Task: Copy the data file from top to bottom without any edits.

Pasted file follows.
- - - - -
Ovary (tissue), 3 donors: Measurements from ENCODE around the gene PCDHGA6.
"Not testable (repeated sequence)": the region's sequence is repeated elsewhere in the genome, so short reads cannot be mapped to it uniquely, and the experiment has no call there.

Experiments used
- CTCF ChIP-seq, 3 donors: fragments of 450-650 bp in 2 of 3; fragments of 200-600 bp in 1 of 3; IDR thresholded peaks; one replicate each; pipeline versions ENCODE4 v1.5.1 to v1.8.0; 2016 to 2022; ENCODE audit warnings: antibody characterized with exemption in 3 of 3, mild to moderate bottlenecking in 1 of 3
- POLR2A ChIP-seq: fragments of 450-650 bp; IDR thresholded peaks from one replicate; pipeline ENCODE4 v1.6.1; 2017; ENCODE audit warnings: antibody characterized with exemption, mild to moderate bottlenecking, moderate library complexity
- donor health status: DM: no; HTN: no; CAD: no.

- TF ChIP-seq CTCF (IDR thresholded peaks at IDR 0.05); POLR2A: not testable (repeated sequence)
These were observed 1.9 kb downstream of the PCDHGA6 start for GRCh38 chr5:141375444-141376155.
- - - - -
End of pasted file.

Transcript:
Ovary (tissue), 3 donors: Measurements from ENCODE around the gene PCDHGA6.
"Not testable (repeated sequence)": the region's sequence is repeated elsewhere in the genome, so short reads cannot be mapped to it uniquely, and the experiment has no call there.

Experiments used
- CTCF ChIP-seq, 3 donors: fragments of 450-650 bp in 2 of 3; fragments of 200-600 bp in 1 of 3; IDR thresholded peaks; one replicate each; pipeline versions ENCODE4 v1.5.1 to v1.8.0; 2016 to 2022; ENCODE audit warnings: antibody characterized with exemption in 3 of 3, mild to moderate bottlenecking in 1 of 3
- POLR2A ChIP-seq: fragments of 450-650 bp; IDR thresholded peaks from one replicate; pipeline ENCODE4 v1.6.1; 2017; ENCODE audit warnings: antibody characterized with exemption, mild to moderate bottlenecking, moderate library complexity
- donor health status: DM: no; HTN: no; CAD: no.

- TF ChIP-seq CTCF (IDR thresholded peaks at IDR 0.05); POLR2A: not testable (repeated sequence)
These were observed 1.9 kb downstream of the PCDHGA6 start for GRCh38 chr5:141375444-141376155.